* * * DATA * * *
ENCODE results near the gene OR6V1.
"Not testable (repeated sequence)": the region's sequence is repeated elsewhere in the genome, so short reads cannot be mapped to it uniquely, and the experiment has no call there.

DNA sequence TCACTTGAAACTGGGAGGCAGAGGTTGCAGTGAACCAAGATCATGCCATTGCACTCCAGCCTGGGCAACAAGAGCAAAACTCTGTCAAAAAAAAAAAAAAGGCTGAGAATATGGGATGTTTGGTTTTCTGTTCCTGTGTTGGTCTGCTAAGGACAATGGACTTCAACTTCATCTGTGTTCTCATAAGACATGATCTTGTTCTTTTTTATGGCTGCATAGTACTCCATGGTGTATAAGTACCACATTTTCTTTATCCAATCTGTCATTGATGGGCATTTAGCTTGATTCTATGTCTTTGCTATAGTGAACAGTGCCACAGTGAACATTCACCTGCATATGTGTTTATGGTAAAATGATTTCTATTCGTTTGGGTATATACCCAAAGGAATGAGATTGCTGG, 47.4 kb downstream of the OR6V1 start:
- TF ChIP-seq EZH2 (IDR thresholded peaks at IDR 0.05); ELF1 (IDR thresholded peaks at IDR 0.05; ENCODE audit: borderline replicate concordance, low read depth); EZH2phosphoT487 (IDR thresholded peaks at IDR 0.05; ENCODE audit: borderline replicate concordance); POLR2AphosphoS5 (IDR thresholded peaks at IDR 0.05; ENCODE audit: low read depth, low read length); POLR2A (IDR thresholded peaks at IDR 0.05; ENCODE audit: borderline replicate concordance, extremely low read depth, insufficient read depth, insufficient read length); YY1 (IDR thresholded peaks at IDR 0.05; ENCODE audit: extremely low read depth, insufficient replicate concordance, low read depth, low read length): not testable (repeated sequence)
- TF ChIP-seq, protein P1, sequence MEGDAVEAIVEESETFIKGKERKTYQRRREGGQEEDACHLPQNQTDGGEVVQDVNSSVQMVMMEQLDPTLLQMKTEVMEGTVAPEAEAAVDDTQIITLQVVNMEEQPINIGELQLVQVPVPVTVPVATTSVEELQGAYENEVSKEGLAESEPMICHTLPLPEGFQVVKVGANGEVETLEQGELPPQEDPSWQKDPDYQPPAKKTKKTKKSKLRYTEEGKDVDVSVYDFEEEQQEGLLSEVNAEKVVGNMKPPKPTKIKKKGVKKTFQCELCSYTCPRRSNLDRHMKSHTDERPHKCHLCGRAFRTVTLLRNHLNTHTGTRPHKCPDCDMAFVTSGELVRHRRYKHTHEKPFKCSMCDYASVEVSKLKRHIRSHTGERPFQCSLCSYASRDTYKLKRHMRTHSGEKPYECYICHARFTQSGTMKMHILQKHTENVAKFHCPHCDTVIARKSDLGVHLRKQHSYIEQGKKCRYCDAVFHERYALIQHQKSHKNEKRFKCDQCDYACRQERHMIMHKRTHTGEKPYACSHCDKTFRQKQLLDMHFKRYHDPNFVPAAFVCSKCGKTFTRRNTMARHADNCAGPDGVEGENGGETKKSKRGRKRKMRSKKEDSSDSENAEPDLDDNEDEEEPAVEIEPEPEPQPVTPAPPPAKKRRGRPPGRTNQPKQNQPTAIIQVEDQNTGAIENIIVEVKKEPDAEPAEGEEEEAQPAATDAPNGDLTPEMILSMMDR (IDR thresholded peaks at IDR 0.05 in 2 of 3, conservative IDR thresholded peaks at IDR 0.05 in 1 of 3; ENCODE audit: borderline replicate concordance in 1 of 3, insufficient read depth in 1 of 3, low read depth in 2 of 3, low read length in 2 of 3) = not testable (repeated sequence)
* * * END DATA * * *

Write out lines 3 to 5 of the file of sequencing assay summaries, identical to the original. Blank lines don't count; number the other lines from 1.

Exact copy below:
DNA sequence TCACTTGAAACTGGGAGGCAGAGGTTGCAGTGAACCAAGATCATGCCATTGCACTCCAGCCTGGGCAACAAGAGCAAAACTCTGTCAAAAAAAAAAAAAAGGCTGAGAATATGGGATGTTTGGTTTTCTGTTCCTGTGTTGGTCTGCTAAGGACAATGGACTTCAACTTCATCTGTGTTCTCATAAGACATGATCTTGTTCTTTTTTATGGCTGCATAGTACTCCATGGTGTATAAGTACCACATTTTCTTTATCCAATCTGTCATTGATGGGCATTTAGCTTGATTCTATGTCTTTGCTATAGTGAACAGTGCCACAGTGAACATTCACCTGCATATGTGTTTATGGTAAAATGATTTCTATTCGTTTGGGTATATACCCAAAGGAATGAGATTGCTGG, 47.4 kb downstream of the OR6V1 start:
- TF ChIP-seq EZH2 (IDR thresholded peaks at IDR 0.05); ELF1 (IDR thresholded peaks at IDR 0.05; ENCODE audit: borderline replicate concordance, low read depth); EZH2phosphoT487 (IDR thresholded peaks at IDR 0.05; ENCODE audit: borderline replicate concordance); POLR2AphosphoS5 (IDR thresholded peaks at IDR 0.05; ENCODE audit: low read depth, low read length); POLR2A (IDR thresholded peaks at IDR 0.05; ENCODE audit: borderline replicate concordance, extremely low read depth, insufficient read depth, insufficient read length); YY1 (IDR thresholded peaks at IDR 0.05; ENCODE audit: extremely low read depth, insufficient replicate concordance, low read depth, low read length): not testable (repeated sequence)
- TF ChIP-seq, protein P1, sequence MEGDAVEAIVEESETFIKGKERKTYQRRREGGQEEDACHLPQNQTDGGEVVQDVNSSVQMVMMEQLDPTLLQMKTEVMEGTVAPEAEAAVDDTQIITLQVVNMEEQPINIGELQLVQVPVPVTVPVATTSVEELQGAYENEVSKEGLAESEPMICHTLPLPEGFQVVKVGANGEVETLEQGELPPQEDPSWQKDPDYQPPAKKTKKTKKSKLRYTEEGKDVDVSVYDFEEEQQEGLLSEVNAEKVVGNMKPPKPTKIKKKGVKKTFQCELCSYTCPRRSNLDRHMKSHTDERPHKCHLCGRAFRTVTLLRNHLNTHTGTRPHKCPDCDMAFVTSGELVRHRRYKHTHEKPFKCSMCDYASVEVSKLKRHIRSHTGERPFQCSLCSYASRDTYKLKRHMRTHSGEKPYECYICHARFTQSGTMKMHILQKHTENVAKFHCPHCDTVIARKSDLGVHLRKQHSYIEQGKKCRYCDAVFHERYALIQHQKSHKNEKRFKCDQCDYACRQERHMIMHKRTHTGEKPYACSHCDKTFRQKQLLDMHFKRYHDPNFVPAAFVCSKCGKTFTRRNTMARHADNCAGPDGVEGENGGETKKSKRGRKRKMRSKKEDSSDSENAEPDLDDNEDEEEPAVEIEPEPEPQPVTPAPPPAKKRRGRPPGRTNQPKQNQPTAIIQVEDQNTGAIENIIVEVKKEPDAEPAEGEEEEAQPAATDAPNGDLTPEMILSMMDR (IDR thresholded peaks at IDR 0.05 in 2 of 3, conservative IDR thresholded peaks at IDR 0.05 in 1 of 3; ENCODE audit: borderline replicate concordance in 1 of 3, insufficient read depth in 1 of 3, low read depth in 2 of 3, low read length in 2 of 3) = not testable (repeated sequence)